Abstract: We use the Aguion and Howitt (2009) theoretical model of endogenous economic growth to explain the declining economic growth in developed economies in the period 1981-2009. Aguion and Howitt theoretical framework combines Solownian and Schumpeterian elements in a single scenario, so that labor-augmenting technological progress and capital accumulation per efficiency unit of labor are both caused not only by exogenous changes in the investment rate but also by shocks to the degree of efficiency in the Research and Development (R&D) expenditure process. Empirical results revealed that per worker output growth rates and capital stock per efficiency unit of labor growth rates both have a common panel unit root. Since the panel cointegration tests and estimates revealed a statistical significant negative long-run relationship between per worker output growth rate and capital stock per efficiency unit of labor, the interpretation of the econometric results analized from the Aguion and Howitt ?s theoretical perspective is that labor-augmenting technological progress is endogenously falling over time mainly because of an exogenous deterioration of the environment conditions for the transformation of the investment rate and R&D expenditures in technological progress.
    Keywords: Economic growth, Solownian and Schumpeterian models of growth, investment rate, R&D expenditures, Capital stock per efficient unit of labor
    JEL: O11 O31 O33 O41 O47 O57
    Date: 2016–08–01
  7. By: Määttänen, Niku; Ropponen, Olli
    Abstract: Abstract We consider the taxation of non-listed companies and their owners in Finland. We analyse how the current highly non-linear dividend taxation influences the allocation of labour and capital across different firms, average labour productivity and the equilibrium wage level. To this end, we use a general equilibrium model of firm investment where firms may have different production technologies. We find that the current tax system is likely to distort resource allocation compared to linear dividend taxation. This works to lower the average labour productivity as well as the general wage level.
    Keywords: Dividend taxation, non-listed companies, productivity
    JEL: D92 G35 H24
    Date: 2016–08–26
  8. By: Thomas Winberry (University of Chicago); Pablo Ottonello (University of Michigan)
    Abstract: It is well-documented that there is tremendous heterogeneity in firms’ productivity, investment, and hiring, implying the allocation of resources is important in determining aggregate dynamics. In this project, we measure the dynamics of the allocation of capital and labor across firms and use this measurement to understand how heterogeneity matters for aggregate business cycles. We measure the allocation of resources using the distribution of marginal products across firms. Preliminary empirical results using Compustat data suggest that the dispersion of the marginal product of capital is strongly countercyclical, while the dispersion in the marginal product of labor is acyclical, implying that models with frictions to capital adjustment are most promising for explaining the data. To discriminate between particular models, we plan to quantitatively map their predictions for the distribution in terms of informative micro-level wedges, in the spirit of Hsieh and Klenow (2009).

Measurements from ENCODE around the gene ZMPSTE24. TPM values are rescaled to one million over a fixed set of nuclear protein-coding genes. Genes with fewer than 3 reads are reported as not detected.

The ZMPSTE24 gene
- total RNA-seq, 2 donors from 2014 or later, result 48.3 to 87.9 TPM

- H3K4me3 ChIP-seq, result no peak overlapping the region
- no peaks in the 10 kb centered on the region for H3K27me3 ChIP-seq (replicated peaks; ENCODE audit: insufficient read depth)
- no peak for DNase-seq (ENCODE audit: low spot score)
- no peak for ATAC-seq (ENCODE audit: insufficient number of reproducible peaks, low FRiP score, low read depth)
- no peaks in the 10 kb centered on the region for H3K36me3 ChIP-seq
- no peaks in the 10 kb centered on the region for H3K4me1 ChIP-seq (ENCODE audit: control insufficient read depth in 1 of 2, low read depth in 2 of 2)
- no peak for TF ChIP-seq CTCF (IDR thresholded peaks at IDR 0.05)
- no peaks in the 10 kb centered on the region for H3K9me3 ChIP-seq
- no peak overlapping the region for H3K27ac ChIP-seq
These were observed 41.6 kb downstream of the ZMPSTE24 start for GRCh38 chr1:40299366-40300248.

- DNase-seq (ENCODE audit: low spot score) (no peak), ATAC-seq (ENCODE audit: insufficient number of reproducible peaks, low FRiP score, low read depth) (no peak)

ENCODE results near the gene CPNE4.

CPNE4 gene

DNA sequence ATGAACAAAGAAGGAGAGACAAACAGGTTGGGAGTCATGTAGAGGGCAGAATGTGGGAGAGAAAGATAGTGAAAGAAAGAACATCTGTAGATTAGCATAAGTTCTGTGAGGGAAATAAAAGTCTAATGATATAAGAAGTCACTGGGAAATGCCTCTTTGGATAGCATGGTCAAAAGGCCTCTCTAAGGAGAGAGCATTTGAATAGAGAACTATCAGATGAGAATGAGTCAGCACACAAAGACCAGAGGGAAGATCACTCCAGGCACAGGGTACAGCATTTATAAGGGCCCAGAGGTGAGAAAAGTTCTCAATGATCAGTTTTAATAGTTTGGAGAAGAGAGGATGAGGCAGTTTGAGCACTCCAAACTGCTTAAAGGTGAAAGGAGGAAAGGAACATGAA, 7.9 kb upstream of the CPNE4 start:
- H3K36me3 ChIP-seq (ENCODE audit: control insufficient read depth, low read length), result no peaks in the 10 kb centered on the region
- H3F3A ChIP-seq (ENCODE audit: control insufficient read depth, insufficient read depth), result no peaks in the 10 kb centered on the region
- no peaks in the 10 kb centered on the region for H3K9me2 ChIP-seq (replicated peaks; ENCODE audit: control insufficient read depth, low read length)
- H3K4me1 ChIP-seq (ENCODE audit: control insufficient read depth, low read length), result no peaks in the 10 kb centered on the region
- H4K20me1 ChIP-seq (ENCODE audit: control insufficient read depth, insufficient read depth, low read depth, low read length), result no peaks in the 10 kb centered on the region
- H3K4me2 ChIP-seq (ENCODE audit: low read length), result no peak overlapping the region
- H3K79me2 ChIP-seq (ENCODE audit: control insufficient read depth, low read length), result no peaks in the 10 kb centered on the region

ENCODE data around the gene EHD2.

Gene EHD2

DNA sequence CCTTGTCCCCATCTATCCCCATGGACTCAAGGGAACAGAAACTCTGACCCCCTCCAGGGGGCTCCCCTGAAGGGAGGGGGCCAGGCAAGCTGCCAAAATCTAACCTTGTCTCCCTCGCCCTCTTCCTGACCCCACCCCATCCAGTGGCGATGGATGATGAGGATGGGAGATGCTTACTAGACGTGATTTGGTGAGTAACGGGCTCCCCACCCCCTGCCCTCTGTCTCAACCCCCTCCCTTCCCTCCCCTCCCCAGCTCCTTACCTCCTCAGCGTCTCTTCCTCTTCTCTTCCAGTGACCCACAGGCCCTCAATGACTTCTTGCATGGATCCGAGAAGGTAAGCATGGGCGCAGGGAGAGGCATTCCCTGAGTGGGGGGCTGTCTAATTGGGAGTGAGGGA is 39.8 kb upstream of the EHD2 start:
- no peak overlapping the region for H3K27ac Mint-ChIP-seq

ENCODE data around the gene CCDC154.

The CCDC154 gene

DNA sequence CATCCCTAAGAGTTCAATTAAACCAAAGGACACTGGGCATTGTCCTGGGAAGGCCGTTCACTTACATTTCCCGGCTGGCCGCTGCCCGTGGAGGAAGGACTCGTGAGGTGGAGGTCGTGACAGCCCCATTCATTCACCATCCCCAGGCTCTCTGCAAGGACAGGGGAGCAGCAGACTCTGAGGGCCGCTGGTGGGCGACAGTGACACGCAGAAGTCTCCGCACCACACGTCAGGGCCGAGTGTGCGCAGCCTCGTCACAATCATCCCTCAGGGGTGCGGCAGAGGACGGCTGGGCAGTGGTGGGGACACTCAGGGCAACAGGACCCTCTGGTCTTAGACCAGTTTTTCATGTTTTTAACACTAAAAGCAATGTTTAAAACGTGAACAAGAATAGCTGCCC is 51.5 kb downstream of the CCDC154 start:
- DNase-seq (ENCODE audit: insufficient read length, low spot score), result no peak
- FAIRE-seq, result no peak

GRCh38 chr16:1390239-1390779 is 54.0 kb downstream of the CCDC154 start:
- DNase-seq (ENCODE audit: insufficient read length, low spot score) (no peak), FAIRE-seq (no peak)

Date: 2016
  9. By: Louisa Andriamasy (CAEPEM, IAE, Université de Perpignan); Walter Briec (CAEPEM, IAE, Université de Perpignan); Stéphane Mussard (CHROME, Université de Nîmes; LAMETA, Université de Montpellier; GREDI, Universite de Sherbrooke; LISER, Luxembourg)
    Abstract: The purpose of this paper is to establish a topological relation between several classes of known generalized convex models extending the approach proposed by Banker, Charnes and Cooper [6]. Using some basic algebraic convex structures proposed by Avriel [4] and Ben- Tal [9] we analyze the Painlevé-Kuratowski limit of the CES-CET and Alpha-returns to scale models. It is shown that their topological limits yield the B-convex and Cobb-Douglas production models. Along this line some semi-lattice production models satisfying an α-returns to scale assumption are proposed.
    Keywords: Non-parametric production models, Kuratowski-Painlevé limit, lattice, CES-CET model, generalized convexity, α-returns to scale.
    Date: 2016–04

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NEP’s infrastructure is sponsored by the School of Economics and Finance of Massey University in New Zealand.